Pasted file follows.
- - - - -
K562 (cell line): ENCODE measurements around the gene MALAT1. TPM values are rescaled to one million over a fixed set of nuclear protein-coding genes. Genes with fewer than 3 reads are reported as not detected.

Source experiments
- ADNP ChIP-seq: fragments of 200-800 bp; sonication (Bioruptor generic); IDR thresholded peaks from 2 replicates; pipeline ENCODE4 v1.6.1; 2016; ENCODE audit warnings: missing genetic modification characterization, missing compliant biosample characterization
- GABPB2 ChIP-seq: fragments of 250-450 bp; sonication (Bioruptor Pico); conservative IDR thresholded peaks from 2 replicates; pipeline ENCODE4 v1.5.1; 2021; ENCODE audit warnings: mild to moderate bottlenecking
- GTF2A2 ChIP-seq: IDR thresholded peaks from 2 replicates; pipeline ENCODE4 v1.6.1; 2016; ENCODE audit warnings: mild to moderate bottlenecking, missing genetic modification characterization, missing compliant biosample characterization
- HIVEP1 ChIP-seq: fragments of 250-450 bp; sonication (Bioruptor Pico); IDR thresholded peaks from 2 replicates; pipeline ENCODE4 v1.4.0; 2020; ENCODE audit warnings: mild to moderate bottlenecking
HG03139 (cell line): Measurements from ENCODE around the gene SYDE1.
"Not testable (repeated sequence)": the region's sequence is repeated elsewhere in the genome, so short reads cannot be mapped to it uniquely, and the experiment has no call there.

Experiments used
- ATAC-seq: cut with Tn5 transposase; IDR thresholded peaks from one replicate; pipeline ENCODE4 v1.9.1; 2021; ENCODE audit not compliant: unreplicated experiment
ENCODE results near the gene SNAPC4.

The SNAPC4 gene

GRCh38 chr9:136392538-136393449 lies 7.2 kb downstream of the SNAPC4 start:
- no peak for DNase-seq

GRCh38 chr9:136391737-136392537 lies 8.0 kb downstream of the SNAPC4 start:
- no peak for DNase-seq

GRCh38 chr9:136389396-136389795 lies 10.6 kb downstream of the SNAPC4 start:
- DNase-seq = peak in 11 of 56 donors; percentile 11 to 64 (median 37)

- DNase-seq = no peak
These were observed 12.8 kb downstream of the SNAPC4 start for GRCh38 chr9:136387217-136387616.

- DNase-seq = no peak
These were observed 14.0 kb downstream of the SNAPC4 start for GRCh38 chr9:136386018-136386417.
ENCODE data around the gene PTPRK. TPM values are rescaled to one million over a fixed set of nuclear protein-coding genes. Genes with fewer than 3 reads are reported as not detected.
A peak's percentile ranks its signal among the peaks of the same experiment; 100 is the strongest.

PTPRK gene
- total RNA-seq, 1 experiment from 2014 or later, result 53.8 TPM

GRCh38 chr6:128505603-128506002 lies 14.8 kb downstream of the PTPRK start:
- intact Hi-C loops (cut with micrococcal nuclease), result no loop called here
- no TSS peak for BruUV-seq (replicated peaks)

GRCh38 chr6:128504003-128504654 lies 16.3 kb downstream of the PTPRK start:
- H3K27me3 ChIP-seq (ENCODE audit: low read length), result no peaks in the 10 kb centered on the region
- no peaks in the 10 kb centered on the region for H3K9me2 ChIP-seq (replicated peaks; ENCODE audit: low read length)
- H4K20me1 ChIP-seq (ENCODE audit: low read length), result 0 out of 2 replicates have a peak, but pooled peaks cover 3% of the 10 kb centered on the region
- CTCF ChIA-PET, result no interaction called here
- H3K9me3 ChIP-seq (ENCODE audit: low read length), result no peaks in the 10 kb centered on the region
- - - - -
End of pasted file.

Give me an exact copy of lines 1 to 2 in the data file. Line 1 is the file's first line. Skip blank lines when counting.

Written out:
K562 (cell line): ENCODE measurements around the gene MALAT1. TPM values are rescaled to one million over a fixed set of nuclear protein-coding genes. Genes with fewer than 3 reads are reported as not detected.

Source experiments